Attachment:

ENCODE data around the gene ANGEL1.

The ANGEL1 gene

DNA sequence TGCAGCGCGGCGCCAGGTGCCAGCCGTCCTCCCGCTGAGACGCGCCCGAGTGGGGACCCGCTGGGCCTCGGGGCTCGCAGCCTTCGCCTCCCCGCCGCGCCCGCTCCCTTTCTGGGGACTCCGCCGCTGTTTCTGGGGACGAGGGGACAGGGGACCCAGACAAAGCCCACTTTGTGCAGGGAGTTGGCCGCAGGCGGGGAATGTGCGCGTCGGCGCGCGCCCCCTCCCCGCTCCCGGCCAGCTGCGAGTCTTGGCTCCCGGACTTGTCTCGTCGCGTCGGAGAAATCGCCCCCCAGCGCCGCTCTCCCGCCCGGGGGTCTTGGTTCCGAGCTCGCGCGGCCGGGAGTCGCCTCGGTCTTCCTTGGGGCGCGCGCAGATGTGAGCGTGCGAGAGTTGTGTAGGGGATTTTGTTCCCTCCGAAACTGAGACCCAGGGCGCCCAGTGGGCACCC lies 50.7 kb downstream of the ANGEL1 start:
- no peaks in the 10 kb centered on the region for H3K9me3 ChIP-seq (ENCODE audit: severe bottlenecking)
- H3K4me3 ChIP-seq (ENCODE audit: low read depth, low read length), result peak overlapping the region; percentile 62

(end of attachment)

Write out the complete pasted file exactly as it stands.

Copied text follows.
ENCODE data around the gene ANGEL1.

The ANGEL1 gene

DNA sequence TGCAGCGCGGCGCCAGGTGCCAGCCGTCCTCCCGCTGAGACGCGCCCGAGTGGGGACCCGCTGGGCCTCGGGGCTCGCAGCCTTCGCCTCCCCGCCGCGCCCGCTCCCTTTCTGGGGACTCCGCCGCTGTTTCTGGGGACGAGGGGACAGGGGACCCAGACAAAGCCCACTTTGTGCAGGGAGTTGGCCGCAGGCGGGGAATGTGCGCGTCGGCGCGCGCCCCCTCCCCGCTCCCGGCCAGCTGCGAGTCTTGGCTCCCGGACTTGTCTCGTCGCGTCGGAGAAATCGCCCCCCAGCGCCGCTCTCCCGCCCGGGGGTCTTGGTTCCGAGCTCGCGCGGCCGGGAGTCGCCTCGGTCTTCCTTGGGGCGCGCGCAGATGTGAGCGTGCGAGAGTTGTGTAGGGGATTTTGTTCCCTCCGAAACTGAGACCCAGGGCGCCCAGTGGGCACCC lies 50.7 kb downstream of the ANGEL1 start:
- no peaks in the 10 kb centered on the region for H3K9me3 ChIP-seq (ENCODE audit: severe bottlenecking)
- H3K4me3 ChIP-seq (ENCODE audit: low read depth, low read length), result peak overlapping the region; percentile 62